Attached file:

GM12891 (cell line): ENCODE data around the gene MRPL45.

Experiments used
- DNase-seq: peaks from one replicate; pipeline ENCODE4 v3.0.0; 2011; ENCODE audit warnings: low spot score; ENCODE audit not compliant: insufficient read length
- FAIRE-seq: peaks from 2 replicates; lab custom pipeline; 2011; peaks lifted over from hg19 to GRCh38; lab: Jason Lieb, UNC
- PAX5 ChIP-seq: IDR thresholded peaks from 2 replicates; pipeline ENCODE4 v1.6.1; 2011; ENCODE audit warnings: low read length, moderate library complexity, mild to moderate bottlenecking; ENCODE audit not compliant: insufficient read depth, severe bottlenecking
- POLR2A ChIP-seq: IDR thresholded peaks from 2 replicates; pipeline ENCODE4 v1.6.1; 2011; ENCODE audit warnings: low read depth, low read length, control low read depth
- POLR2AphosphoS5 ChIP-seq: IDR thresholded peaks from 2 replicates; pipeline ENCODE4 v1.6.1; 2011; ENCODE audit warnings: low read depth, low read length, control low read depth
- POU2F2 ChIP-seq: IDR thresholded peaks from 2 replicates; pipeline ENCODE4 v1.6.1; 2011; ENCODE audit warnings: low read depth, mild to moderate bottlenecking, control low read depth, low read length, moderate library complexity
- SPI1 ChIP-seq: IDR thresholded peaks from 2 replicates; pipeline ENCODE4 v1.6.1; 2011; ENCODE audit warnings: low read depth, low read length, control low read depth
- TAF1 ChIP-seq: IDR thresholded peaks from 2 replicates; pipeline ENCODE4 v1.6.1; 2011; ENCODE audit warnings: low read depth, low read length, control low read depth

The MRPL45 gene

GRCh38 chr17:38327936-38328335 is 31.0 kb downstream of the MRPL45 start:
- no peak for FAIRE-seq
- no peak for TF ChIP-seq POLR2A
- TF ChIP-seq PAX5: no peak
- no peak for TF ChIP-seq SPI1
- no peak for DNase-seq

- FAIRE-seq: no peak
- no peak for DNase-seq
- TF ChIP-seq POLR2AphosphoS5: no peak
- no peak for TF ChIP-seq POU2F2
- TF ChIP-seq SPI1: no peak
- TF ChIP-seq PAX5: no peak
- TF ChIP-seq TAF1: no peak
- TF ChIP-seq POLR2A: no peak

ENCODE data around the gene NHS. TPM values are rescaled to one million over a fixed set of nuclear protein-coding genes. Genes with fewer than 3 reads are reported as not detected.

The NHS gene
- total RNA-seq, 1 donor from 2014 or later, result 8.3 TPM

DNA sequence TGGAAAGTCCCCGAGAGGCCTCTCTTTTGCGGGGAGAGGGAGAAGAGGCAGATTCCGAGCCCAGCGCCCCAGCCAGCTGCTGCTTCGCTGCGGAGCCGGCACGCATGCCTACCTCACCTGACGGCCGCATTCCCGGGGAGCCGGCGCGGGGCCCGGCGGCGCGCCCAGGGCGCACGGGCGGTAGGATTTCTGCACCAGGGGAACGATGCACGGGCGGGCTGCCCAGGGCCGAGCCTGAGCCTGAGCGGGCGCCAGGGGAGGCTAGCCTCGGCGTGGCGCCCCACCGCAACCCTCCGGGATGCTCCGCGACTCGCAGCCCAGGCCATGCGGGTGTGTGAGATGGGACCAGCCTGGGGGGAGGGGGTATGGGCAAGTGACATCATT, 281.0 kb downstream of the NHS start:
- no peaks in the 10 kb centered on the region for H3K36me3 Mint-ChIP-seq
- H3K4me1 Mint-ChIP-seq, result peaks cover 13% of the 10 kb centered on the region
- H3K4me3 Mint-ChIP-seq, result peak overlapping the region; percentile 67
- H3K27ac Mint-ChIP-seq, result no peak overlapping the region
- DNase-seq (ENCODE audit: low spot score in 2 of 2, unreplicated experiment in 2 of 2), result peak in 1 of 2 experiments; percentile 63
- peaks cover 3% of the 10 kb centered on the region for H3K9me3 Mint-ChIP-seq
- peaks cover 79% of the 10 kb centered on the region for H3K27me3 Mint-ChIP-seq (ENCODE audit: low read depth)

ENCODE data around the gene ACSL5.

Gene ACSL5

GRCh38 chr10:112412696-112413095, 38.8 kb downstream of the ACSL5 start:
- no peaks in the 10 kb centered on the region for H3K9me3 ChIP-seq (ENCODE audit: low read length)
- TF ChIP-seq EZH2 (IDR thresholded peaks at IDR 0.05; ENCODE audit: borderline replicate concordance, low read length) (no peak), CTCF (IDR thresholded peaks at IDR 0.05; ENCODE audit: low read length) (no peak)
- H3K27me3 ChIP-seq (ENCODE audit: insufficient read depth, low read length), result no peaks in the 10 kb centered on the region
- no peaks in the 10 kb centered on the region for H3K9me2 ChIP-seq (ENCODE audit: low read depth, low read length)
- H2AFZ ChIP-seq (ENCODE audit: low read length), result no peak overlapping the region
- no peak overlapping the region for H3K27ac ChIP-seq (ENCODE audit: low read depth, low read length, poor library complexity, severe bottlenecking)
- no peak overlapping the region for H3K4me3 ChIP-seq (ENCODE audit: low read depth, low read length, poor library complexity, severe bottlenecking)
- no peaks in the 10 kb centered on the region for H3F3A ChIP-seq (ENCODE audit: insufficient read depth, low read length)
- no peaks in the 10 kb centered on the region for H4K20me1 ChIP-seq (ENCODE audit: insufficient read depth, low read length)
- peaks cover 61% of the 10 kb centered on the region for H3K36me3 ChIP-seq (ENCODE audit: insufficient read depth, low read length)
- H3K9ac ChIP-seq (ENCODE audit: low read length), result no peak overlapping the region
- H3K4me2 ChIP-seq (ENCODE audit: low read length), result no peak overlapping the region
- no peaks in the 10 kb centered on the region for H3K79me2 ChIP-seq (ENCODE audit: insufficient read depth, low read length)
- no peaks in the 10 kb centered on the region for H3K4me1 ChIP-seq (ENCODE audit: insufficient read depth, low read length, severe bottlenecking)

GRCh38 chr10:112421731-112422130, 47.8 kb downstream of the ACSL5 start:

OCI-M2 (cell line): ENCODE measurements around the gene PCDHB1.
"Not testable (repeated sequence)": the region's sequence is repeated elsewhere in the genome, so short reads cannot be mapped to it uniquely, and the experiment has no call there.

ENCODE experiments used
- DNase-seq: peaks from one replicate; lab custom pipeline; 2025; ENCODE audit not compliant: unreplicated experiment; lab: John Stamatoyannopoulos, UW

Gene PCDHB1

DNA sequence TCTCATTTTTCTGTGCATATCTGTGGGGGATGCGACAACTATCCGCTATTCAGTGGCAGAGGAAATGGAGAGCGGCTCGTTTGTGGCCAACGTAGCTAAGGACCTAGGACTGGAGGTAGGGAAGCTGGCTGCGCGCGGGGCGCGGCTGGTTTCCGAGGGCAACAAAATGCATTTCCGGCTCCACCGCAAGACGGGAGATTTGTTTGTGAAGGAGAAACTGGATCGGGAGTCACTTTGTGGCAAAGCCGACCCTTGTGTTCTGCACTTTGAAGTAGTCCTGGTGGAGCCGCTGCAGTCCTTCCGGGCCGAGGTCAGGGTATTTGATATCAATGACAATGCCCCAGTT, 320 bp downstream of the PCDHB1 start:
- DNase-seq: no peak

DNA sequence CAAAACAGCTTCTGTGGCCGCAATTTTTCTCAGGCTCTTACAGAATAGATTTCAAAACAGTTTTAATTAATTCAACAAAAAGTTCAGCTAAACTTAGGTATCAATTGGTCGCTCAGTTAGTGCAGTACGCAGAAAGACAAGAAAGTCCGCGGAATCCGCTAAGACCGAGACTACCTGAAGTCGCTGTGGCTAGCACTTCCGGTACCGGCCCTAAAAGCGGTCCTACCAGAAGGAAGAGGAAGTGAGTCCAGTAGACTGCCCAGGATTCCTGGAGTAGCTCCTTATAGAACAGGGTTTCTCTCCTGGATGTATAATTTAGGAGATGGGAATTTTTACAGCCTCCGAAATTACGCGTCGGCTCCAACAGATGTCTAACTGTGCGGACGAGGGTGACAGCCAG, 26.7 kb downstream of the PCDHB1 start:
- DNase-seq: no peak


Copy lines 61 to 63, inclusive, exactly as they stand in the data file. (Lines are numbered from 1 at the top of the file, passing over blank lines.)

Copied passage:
- DNase-seq: no peak

DNA sequence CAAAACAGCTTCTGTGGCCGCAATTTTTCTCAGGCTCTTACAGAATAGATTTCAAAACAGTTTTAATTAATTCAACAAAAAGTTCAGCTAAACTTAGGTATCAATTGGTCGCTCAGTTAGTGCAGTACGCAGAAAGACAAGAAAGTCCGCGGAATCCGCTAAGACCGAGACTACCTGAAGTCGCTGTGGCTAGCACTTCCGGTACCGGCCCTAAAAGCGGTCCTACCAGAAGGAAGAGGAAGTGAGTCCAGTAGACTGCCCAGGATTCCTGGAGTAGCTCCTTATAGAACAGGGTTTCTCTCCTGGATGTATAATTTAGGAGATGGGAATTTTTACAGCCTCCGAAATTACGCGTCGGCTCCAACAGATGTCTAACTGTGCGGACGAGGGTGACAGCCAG, 26.7 kb downstream of the PCDHB1 start:
- DNase-seq: no peak